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Is maternity leave where it needs to be?

Maternity Leave – has it changed over the years?
 I have two children, one 30, and the other 28 and, other than one 10 month extended holiday before we got married and two three month maternity leaves, I have been employed.
When viewing my personal maternity leave, the major difference was the comparison between the corporate and small business approach to women going on maternity leave.
It amazes me now, but when I had my daughter, I landed up having to manage a rather challenging situation.
I had a company car and was working for an international company.
As I was planning to go back to work, it hadn't occurred to me that they would take the car away, but about a week into my maternity leave, I received a phone call from my boss, who said he was going to pop around and collect the car.
I still didn't get it, when he arrived with one of my colleagues, I guess I thought he was taking it for a few days.
I  was very surprised when he informed me that as I was not working, he was re-allocating the car.
I do understand and appreciate the business logic behind his decision, but it was not discussed with me at any time prior to my maternity leave.   Not to mention that I discovered that the young men doing army camps of up to 3 months were able to keep their cars!
Three months of maternity leave ensued, with no vehicle and we were not living in an area with easy access to public transport!
As a point of interest, the company car was part of the package, we were not given a choice of our own car and a travel allowance.    I did offer to pay all costs during the 3 months, but this was not accepted.
The next time I had a baby I had my own car and a new job...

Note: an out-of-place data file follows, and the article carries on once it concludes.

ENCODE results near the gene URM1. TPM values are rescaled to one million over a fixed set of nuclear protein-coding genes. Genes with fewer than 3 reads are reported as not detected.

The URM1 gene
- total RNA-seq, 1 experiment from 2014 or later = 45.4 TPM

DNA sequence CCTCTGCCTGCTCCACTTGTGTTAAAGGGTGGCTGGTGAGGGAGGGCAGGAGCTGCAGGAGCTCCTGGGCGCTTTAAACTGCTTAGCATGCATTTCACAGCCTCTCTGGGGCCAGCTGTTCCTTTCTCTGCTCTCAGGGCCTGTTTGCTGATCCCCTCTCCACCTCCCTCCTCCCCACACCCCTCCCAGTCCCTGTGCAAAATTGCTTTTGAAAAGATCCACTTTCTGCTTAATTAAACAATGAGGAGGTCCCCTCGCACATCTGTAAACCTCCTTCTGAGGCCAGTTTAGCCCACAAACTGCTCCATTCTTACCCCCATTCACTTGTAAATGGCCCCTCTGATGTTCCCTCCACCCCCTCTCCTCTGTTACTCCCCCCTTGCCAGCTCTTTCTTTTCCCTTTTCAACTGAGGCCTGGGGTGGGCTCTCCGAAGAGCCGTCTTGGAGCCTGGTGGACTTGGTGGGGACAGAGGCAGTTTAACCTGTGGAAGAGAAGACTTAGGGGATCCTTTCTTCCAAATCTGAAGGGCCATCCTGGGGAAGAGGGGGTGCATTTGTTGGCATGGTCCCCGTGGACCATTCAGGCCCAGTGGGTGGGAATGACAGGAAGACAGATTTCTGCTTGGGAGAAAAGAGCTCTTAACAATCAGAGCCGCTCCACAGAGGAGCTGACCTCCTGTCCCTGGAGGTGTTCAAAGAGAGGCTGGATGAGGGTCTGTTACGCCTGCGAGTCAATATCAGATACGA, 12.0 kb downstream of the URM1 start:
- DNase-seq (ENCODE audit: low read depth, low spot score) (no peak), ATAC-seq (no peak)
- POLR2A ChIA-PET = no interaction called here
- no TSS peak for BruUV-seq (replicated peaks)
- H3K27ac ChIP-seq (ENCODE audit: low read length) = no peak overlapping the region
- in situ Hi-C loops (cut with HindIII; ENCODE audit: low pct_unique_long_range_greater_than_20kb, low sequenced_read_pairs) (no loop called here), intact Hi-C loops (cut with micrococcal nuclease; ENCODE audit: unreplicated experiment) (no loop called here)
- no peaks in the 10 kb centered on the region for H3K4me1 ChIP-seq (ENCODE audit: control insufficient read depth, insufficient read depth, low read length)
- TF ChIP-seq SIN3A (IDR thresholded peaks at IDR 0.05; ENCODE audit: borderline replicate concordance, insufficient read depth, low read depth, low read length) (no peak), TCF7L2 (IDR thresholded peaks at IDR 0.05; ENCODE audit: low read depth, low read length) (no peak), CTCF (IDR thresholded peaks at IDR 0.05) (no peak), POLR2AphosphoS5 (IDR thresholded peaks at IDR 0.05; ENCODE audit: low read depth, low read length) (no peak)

In a small business, things were much more flexible.  I was able to work at home up till the birth, and then get the full 3 months after the baby was born.  I repaid that flexibility by assisting with events during the time off.
So have times changed?
Certainly, in South Africa, four months paid maternity leave is now offered at a number of companies, and Unemployment Insurance is also available, although I hear that, often, by the time you get it, you are back at work, so no change there!
The average paternity leave in South Africa is nowhere close to maternity leave, leaving the primary caregiver of a dual working family as the mother, even if the parents would like to make a different choice.
Frequently, babies are born before women have reached senior levels, so the challenges of continuing an upward career path are very real.
Networking with women entrepreneurs has also strongly indicated that many women owned businesses started because, as mothers, they needed more flexibility than the corporate world could give them.
It is true that there are many options for skilled, professional, financially stable women which allow them to continue working while raising their children, should they wish to do so, however, there is a vast group of women who have to work, but do not have access to local, affordable care giving.  
Many conversations around this topic have led me to believe that child care issues remain a global problem for mothers who work.   Of course, there are fathers that are the primary care giver and they face the same challenges.
Interestingly, the US allows 12 weeks unpaid leave for new mothers (See link below), and, at the opposite end, Sweden offers 480 days of paid parental leave split between the parents. (See link below).
While staying at home to rear children is the first choice for many parents, it is not an option for significant numbers.  
There are companies, and countries, that are doing great work to ensure that women are able to care for their babies, as well as hold down a job.   But there are a lot that are not.
My view is that we need to continue to treat this issue as urgent and keep it top of mind when discussing gender concerns in the workplace.

Links, References and Notes state

Federal legislation

The Family and Medical Leave Act of 1993, signed into law during President Bill Clinton's first term, guaranteed maternity leave to many new mothers across the nation. It mandated a minimum of 12 weeks unpaid leave to mothers for the purpose of attending to a newborn or newly adopted child.[8] However, the act did not attain universal coverage as it included several limiting stipulations. In order to receive maternity leave, employees must work in a firm of 50 or more employees, maintain employment with the same business for 12 months and have accumulated at least 1,250 working hours over those 12 months.


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